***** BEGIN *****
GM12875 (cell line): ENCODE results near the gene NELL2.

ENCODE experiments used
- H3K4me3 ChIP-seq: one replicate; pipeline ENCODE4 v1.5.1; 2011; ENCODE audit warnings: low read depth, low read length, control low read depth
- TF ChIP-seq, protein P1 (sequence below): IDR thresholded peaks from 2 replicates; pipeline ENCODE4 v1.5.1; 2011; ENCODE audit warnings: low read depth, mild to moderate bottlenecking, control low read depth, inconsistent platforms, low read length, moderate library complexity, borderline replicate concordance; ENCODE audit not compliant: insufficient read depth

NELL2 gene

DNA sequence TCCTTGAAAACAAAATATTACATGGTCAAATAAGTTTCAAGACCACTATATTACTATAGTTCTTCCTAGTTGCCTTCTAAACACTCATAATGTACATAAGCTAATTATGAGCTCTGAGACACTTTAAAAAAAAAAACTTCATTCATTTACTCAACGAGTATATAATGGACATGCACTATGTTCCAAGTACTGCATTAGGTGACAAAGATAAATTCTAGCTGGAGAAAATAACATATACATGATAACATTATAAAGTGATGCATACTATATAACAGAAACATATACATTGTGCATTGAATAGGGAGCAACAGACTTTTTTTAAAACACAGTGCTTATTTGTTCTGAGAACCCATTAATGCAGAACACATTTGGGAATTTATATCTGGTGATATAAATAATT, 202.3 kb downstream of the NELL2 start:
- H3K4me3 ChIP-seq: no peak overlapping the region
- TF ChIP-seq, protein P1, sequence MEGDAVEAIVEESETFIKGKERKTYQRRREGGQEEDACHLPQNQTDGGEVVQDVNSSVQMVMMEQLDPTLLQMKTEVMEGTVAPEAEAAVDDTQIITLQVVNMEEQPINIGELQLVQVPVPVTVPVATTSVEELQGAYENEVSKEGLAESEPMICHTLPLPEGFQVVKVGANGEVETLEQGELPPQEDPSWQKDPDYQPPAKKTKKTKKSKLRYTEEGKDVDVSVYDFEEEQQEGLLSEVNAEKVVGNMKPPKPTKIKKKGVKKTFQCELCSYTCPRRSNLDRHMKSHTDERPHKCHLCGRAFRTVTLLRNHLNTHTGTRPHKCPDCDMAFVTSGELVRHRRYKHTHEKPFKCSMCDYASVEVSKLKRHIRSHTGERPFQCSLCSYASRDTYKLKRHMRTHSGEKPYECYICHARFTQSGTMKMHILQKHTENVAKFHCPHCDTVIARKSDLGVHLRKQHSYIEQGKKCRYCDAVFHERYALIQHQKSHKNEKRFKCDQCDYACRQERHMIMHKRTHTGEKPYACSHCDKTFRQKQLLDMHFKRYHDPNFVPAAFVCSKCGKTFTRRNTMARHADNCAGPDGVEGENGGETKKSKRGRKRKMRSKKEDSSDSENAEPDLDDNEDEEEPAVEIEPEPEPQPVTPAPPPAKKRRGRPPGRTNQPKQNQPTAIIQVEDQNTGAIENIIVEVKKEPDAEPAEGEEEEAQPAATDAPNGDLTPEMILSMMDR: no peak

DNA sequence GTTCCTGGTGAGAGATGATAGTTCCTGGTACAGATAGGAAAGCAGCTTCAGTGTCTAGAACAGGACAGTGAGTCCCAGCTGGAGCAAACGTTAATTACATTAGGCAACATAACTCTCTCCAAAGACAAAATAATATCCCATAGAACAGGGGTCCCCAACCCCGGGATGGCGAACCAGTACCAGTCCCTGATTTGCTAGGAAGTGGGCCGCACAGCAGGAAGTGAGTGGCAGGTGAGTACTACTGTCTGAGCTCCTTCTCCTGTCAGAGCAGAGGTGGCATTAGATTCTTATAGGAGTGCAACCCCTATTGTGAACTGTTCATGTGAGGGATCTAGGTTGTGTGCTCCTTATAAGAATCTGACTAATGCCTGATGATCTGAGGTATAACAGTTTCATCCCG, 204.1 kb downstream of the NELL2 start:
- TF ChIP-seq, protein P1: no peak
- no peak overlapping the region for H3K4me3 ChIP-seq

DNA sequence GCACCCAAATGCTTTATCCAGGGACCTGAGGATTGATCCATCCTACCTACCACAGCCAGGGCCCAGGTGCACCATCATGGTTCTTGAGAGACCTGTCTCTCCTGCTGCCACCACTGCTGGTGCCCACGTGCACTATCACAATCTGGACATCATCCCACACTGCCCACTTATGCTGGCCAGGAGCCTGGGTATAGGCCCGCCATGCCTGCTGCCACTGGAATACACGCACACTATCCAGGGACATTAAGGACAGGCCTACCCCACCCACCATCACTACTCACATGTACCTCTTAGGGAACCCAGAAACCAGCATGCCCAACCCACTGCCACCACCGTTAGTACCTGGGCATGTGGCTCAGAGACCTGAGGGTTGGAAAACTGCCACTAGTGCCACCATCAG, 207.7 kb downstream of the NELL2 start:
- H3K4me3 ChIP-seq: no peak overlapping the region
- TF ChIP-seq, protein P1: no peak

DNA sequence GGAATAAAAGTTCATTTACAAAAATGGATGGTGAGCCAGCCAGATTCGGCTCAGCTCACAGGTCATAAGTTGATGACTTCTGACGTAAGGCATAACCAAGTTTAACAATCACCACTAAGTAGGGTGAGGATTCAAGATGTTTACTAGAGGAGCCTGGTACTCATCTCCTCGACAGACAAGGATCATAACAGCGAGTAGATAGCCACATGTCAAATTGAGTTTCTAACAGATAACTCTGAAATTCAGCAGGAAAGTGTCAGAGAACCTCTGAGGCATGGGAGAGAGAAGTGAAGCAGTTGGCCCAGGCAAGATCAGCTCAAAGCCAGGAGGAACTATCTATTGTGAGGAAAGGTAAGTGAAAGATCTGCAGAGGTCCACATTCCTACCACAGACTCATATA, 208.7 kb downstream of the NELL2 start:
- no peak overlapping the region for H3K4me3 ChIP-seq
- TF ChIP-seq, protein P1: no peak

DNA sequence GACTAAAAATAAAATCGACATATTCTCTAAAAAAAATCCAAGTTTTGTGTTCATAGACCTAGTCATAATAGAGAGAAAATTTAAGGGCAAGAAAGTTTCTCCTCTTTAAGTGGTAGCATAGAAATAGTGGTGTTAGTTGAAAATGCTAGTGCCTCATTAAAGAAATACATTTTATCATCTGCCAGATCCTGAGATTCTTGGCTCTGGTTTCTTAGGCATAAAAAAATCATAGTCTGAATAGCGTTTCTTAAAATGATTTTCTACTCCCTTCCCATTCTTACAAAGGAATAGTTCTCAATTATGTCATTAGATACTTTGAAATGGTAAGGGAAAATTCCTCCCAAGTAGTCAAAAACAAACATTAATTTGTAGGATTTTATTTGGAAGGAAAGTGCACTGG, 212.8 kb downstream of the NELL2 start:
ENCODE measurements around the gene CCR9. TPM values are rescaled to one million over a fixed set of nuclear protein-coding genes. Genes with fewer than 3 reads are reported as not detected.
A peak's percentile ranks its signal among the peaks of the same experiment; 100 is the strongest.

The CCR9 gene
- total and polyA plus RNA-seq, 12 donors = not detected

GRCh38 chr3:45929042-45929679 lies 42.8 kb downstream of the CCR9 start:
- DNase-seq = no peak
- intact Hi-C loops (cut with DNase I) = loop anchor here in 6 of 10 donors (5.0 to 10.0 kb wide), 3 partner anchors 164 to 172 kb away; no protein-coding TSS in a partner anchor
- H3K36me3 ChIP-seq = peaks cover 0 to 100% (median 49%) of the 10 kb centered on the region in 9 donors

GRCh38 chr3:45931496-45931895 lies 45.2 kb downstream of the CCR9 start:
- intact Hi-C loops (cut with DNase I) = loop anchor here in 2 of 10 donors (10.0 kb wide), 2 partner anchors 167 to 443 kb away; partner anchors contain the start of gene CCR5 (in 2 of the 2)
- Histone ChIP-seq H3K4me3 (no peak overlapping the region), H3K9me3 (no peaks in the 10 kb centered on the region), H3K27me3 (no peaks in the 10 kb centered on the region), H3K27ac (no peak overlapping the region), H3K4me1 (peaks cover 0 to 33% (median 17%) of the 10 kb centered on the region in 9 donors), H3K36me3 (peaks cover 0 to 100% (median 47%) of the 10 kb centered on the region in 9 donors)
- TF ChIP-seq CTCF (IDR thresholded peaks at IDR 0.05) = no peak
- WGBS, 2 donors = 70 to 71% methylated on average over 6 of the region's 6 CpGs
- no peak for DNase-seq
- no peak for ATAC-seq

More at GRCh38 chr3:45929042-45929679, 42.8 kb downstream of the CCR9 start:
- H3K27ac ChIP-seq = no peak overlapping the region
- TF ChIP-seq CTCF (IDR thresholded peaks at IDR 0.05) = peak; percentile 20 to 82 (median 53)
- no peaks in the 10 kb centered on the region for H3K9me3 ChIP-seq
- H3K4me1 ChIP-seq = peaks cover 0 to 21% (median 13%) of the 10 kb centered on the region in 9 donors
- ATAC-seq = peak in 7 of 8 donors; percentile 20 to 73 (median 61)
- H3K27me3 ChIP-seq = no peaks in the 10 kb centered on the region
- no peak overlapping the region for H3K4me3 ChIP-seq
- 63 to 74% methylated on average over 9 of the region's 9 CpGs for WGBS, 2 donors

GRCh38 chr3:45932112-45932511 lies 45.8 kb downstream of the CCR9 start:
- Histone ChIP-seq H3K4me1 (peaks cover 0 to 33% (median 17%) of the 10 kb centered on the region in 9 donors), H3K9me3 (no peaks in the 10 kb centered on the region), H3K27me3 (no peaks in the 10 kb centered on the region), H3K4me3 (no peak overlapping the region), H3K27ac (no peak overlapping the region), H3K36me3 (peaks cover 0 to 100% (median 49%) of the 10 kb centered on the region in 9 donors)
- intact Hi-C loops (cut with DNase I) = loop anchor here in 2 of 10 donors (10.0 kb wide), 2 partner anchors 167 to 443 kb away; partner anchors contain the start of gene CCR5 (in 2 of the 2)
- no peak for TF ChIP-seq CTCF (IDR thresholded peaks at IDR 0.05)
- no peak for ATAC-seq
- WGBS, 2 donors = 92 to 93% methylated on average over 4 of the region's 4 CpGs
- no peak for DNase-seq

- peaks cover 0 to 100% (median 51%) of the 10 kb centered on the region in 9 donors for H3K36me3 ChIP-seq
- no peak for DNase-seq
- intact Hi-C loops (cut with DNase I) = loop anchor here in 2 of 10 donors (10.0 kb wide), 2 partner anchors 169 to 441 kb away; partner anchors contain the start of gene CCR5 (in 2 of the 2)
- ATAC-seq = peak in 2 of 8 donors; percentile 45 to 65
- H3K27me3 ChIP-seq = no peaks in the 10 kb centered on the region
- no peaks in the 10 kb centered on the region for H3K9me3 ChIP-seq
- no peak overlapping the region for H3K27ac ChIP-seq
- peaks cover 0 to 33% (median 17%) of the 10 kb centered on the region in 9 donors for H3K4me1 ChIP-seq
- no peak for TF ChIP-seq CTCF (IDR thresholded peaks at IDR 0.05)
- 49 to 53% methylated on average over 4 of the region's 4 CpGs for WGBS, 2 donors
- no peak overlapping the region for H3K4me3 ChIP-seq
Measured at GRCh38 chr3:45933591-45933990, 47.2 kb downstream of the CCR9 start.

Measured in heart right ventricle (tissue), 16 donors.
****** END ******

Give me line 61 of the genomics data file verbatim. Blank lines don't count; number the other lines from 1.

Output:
Measured at GRCh38 chr3:45933591-45933990, 47.2 kb downstream of the CCR9 start.